“Chiaroscuro” is the name of the newest one-woman show by New York native Deborah Stone.  For those of us not up to date on our Italian, the stunningly charismatic and lovely singer enlightened the audience early on in her performance at Manhattan cabaret hotpot Pangea.  Stating, “Don’t be afraid of the word!”, she then gave its definition: the phenomenon of using light and shade to create contrast in artwork. Stone then acknowledged the need to appreciate BOTH the metaphoric light and dark in life itself.  Indeed, the singer explored the theme of “contrasts” in the kickoff of the show, via the range of her persona and vocals.  On stage, she can be street smart yet sophisticated, fragile yet strong, ambitious yet humble, longing and idyllic yet grounded– and this was all displayed in “Chiaroscuro”‘s opening number alone!  That opening number, before you ask, was a medley of songs from such eternal songwriters as Cy Coleman, Stephen Sondheim, Richard Rodgers, and others.  During the course of “Chiaroscuro”, Stone demonstrated her talent for choosing songs very well-suited for her impressively supple vocal range and her smooth delivery.  While there were some ageless crowd-pleasers in the mix, there were also some underappreciated musical gems just begging to be heard again.  After hearing Stone’s feverishly romantic Hot in Here by Amanda McBroom, I was left wondering why I had never heard this quiet scorcher before.  Whether the audience knew some of the numbers, or were just hearing them for the first time at Pangea that night, one thing was for certain:  Capturing the essence of cabaret in an intimate setting, Deborah Stone truly made each song a personal triumph. Here’s an example: After the show’s opener, Stone’s next number was The Finer Things, which was a Top Ten song for Steve Winwood in the ’80’s.  Stone added some much-needed new emotion, depth, and insight into the familiar lyrics, and the result was an extremely lush version of this pop hit from 1987.  The same can be said of her musical treatment of Billy Joel’s This Is the Time.  She continued with an absolutely haunting version of Moon Over Bourbon Street, which was made even more powerful with the decidedly minimal adornment of bass by Tom Hubbard and of piano by John Cook (who was also the show’s Musical Director).  More than a song, it was a melancholy mini-epic set to music…  and perhaps the best display of Stone’s persona of cool elegance.  That “cool elegance” would be shown again later in the show with If I Sing, with which Stone shared a deeply personal recollection about her inspirational mother.  It was also, yet again, a showcase for the connection between the singer and her musicians; the synergy between Stone’s voice and Cook’s piano was particularly vivid.

Of course, no exploration of chiaroscuro would be complete without showing the contrasting tones of every cabaret performer’s favorite subject: love.  One of Stone’s selections was the achingly beautiful It Would Have Been Wonderful, where Stone hit some astonishingly impressive notes.  In this case, the “ache” in “achingly beautiful” is …  heartache.  But just when the audience believed that the singer couldn’t tug at our heartstrings any further, next up was Little Girl Blue.  From the oh-so-familiar opening lyrics “Sit there and count your fingers; What can you do? Old girl you’re through…”, the attendees knew that the song would be a scorcher.  Still, Stone offered an appropriately hopeful take on this “put-the-‘blue’-in-‘blues'” classic, appropriately segueing into the absolutely delectable jazz standard Bluesette.  In a show featuring one highlight after another, one of the greatest moments of the 65-minute set was hearing Stone sing the lyrics “Love wrapped in rainbows and tied with pink ribbons; To make your next springtime your gold wedding ring time!”  It was enough to restore anyone’s faith in L-O-V-E., Next up was That Sunday, This Summer, a song inspired by “when a sweet memory wrapped in a beautiful day just hits you so hard”.  Any song with the word “whippoorwill” in the lyrics is going to get points with this reviewer, but no matter the words, Stone’s voice was perfectly suited for the luscious melody.  It was also a fine moment of Cook’s exceptional piano work.  A huge crowd-pleaser came with the ageless Stephen Sondheim classic The Ladies Who Lunch.  Stone’s treatment of this story-song was the epitome of well-mannered sarcasm. All I can say is, “I’ll drink to that!”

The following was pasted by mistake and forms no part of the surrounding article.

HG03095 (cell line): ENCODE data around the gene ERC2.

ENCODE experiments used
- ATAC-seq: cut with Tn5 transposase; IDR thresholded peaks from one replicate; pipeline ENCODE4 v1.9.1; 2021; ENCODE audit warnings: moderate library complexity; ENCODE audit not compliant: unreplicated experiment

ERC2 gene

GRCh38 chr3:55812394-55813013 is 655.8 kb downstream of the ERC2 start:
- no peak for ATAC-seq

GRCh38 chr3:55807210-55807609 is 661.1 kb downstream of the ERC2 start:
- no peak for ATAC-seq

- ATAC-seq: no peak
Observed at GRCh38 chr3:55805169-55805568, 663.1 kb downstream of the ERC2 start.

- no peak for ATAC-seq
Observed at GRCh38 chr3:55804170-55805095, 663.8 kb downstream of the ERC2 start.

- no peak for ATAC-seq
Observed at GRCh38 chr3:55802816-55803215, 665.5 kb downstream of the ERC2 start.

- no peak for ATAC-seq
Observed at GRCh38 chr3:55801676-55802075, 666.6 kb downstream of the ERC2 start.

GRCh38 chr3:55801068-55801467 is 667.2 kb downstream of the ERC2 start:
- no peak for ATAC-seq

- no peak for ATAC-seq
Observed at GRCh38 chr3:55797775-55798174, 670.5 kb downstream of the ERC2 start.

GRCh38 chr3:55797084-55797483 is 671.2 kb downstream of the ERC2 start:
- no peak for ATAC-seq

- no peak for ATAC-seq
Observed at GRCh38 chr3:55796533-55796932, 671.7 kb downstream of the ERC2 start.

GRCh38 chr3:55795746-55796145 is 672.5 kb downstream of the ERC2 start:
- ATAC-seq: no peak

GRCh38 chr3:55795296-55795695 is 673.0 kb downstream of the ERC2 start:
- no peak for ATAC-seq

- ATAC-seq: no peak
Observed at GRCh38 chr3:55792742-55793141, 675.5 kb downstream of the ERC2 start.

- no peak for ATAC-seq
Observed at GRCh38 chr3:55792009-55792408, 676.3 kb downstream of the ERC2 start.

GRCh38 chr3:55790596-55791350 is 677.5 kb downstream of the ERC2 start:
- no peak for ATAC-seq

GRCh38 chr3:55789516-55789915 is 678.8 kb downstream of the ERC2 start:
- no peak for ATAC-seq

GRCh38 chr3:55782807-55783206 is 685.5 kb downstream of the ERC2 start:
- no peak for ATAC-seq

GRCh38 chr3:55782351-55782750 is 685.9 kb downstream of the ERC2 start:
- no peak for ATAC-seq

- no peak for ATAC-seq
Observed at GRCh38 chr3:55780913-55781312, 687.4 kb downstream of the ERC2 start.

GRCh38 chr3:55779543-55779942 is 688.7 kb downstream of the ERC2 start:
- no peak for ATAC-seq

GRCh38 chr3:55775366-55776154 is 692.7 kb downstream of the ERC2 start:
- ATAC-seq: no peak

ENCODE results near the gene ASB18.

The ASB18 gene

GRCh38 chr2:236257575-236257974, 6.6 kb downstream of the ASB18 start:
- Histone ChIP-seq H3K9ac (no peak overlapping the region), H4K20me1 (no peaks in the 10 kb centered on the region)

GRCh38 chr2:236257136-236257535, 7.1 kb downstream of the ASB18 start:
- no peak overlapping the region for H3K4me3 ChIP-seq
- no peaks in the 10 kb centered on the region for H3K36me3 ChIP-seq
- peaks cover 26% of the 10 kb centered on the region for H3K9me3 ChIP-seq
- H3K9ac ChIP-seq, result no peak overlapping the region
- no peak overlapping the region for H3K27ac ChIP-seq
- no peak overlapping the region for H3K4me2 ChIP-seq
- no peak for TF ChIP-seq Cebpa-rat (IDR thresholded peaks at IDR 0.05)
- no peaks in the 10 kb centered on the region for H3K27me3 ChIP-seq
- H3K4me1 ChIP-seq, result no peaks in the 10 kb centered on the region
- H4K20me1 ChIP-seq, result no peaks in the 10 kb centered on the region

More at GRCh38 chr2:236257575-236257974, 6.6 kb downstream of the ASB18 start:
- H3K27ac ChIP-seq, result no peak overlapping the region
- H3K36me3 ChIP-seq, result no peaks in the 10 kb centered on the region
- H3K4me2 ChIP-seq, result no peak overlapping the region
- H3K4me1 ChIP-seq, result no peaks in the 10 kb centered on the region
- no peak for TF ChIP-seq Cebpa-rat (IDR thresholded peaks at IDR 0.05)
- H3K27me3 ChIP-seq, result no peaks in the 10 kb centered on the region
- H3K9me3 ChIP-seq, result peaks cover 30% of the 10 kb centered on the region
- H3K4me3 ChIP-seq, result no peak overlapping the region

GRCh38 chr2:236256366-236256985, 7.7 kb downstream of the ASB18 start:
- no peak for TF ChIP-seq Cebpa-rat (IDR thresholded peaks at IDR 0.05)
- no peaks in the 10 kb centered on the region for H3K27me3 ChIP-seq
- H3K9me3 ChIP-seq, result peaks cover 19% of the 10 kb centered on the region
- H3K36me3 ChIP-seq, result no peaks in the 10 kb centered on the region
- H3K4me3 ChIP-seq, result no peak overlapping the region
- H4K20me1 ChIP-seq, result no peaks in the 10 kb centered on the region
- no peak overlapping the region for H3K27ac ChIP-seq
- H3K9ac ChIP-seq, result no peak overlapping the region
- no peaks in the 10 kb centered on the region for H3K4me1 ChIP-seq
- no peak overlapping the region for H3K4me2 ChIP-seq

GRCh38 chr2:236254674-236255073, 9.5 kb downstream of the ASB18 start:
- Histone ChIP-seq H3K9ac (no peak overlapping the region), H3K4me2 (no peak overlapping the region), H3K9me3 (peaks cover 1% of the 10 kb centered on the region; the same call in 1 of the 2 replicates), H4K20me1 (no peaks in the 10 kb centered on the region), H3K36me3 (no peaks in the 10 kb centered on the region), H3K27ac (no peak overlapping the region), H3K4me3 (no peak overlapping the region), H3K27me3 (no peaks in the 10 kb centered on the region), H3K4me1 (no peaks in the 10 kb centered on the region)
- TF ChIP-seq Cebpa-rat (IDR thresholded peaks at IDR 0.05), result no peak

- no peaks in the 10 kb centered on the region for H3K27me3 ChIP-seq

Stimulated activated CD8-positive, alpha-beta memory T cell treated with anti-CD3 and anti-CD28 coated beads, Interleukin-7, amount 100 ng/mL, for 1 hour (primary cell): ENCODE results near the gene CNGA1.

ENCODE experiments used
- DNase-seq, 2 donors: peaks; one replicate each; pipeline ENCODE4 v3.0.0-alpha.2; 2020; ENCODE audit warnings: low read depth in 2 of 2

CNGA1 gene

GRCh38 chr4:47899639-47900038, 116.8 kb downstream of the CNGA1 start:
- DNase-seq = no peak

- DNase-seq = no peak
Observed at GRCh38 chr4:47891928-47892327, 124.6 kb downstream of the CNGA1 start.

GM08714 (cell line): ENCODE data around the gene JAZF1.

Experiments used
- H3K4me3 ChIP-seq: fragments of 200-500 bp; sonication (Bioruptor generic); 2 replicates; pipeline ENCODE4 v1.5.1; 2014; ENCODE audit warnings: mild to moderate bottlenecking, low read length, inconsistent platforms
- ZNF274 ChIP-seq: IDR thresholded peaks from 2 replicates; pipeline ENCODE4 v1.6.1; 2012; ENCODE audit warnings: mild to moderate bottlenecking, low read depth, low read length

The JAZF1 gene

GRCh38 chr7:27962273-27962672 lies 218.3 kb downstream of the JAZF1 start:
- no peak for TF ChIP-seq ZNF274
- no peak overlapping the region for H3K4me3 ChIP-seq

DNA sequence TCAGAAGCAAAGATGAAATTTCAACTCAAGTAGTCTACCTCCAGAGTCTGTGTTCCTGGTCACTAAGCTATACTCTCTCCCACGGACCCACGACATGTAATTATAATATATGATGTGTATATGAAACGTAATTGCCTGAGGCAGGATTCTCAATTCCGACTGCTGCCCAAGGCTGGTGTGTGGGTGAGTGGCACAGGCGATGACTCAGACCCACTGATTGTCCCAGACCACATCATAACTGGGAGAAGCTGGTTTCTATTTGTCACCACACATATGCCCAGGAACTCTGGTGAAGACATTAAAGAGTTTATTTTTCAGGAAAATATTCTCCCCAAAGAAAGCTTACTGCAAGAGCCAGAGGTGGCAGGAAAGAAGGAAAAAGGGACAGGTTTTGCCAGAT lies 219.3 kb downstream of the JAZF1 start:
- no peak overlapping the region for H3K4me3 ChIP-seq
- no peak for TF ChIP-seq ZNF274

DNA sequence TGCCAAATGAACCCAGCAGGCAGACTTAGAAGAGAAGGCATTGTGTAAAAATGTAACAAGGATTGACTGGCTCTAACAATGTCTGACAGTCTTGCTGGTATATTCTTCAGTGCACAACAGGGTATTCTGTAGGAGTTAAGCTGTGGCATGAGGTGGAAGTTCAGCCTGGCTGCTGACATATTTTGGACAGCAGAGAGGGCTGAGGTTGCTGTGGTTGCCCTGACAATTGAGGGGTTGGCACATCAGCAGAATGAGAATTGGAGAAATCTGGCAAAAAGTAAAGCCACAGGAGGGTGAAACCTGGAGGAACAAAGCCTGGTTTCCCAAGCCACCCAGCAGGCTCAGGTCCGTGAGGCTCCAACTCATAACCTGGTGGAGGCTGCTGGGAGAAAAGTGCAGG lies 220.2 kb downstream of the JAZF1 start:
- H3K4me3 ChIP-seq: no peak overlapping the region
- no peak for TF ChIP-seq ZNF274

Yet another highlight of Deborah Stone’s show was her performance of Audrey Appleby’s Picasso Woman, a highly original, provocative, and funny song about the appreciation of unconventional “belleza”. With lyrics every bit as indulgent as the title suggests, Stone has a good time with this one, although there is a bit of irony considering the singer’s own classic beauty. The final number of “Chiaroscuro” was another Steve Winwood song, a zesty version of Back in the High Life Again. This reviewer, for one, enjoyed Stone’s take on the 1986 hit better than the mid-tempo original. And yes, there was an encore. I won’t give it away, but I will say Stone’s choice of this beloved Richard Rogers classic could very much be interpreted as a musical interpretation of love and appreciation for her audience. For those in attendance at Pangea on Tuesday, July 26th, the love and appreciation was absolutely reciprocal.

“Deborah Stone: Chiaroscuro” is directed by Lina Koutrakos with Musical Direction by John Cook, with Cook on piano and Tom Hubbard on bass. Stone’s next show will be on Sunday, October 9th at 7PM at The Laurie Beechman Theatre, 407 W42nd Street, New York City.  Visit Deborah Stone’s official website here.


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